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# thermodynemics?

The unstretched length of the spring is r. When pin P is in an arbitrary position theta, determine the x- and y-components of the force which the spring exerts on the pin. Evaluate your general expressions for r =400 mm, k = 1.4 kN/m, and theta = 40 degrees. (Note: The force in a spring is given by F= δk, where δ is the extension from the unstretched length.)

### 2 Answers

- NCSLv 72 months ago
force in the spring is

F = kδ

where δ is the elongation of the spring

for an angle Θ the vertical (down) and horizontal (x) displacement of the pin is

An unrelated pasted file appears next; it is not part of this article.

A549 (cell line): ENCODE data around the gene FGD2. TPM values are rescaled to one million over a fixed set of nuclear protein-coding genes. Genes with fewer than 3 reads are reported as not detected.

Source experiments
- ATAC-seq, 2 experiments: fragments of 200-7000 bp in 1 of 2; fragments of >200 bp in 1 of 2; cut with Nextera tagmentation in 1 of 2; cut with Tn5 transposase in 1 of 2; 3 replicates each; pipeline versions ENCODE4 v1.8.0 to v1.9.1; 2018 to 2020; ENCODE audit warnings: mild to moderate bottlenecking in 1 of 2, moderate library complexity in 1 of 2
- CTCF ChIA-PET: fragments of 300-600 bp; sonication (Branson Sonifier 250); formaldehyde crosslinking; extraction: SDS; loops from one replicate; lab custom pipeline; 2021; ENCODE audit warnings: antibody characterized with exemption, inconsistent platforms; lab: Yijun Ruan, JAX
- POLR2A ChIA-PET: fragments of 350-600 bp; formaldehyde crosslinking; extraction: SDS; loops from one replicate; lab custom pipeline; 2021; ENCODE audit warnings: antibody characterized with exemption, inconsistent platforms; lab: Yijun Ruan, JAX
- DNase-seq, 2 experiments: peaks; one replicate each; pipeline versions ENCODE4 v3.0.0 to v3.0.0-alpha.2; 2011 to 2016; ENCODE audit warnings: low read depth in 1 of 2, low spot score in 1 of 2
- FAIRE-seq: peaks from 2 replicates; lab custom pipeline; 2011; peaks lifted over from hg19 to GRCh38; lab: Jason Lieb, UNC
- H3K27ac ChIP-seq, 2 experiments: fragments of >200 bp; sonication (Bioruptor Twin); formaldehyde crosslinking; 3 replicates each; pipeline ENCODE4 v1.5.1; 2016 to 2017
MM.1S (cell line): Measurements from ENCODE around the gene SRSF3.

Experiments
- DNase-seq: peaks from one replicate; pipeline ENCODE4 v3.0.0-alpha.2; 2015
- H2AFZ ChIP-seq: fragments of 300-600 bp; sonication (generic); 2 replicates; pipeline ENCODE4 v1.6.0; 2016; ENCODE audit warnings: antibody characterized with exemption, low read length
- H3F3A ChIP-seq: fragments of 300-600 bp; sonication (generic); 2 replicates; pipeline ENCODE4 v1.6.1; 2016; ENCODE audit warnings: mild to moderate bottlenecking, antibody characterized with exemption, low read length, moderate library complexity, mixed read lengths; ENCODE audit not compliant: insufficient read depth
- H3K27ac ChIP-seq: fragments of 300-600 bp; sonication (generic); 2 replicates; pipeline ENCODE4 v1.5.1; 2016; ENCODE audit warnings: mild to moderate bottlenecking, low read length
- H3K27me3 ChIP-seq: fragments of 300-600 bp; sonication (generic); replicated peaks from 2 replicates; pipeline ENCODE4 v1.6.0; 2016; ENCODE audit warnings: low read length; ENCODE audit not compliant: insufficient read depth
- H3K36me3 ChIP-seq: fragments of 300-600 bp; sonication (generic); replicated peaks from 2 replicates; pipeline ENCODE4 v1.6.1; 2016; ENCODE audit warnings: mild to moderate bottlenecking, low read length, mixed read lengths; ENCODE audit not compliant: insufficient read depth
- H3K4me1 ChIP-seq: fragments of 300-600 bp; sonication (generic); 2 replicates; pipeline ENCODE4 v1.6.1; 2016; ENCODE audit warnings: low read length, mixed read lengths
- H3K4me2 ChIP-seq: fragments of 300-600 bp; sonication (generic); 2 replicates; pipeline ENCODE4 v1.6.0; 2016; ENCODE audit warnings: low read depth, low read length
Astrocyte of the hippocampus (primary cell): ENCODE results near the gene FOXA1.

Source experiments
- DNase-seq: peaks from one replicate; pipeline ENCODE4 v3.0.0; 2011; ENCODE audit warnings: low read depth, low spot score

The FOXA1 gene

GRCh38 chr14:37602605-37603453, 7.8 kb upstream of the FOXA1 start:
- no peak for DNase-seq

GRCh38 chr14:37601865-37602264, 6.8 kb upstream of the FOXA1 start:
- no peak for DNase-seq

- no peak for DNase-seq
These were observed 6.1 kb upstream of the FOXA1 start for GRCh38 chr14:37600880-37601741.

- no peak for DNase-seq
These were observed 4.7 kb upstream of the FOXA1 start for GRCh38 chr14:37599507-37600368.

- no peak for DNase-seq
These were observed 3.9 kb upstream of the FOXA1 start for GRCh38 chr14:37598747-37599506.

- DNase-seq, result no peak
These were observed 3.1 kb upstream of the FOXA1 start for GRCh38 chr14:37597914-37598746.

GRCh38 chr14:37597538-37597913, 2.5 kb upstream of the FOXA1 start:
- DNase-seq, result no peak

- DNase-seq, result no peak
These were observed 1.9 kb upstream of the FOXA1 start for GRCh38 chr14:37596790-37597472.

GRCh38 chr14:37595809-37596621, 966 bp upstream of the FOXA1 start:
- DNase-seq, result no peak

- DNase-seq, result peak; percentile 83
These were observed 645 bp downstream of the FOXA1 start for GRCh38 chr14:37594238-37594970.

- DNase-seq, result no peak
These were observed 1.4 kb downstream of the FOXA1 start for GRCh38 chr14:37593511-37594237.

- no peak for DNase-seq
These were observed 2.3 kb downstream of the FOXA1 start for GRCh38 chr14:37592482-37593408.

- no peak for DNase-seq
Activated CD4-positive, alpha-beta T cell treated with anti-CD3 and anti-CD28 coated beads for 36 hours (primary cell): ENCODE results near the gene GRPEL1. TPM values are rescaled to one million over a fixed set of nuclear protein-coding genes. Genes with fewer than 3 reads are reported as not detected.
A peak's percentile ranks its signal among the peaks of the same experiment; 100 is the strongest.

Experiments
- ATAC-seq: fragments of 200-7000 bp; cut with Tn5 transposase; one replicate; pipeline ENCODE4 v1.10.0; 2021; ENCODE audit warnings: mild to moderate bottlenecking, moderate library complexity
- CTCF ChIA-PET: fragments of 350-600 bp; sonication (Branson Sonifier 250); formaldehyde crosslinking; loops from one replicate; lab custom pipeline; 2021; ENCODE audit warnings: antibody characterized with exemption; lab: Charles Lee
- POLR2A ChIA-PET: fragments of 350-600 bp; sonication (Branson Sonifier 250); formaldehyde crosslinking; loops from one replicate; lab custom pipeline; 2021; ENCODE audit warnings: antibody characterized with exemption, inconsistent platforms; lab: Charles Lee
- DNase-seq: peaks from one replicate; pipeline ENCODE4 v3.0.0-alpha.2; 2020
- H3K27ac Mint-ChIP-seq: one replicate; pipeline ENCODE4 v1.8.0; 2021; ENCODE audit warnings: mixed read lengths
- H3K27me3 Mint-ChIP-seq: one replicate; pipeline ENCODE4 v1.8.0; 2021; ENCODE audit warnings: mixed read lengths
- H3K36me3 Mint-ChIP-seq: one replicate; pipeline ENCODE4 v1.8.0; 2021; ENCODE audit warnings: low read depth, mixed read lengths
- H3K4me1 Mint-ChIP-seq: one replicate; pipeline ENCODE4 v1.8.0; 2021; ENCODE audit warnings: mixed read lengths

x = r*sinΘ

y = r*(1-cosΘ)

Then the length of the spring has y-component

Y = r + r*(1 - cosΘ) = r*(2 - cosΘ)

and x-component

x = r*sinΘ

(from above)

making the length of the spring

L = √(Y² + x²) = √[r²*(2-cosΘ)² + r²sin²Θ]

L = r*√(4 - 4cosΘ + cos²Θ + sin²Θ) = r*√(5 - 4cosΘ)

which in turn makes

δ = L - r = r*[√(5 - 4cosΘ) - 1]

(As a check, we note that for Θ = 0º we have

δ = r*[√(5-4) - 1] = r*0 = 0

)

So the magnitude of the force is

|F| = kδ = k*r*[√(5 - 4cosΘ) - 1]

The angle the spring makes above the -x axis is

φ = arctan(Y/x) = arctan(r(2 - cosΘ)/(r*sinΘ)

φ = arctan((2-cosΘ)/sinΘ)

so the x-component of the force is

Fx = k*r*[√(5 - 4cosΘ) - 1]*cosφ ← to the left

and the y-component is

Fy = k*r*[√(5 - 4cosΘ) - 1]*sinφ ← up

for φ = arctan((2-cosΘ)/sinΘ)

It doesn't look to me like this can be simplified.

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- Anonymous2 months ago
1) Not thermodynamics.

2) Diagram missing.

Well done!

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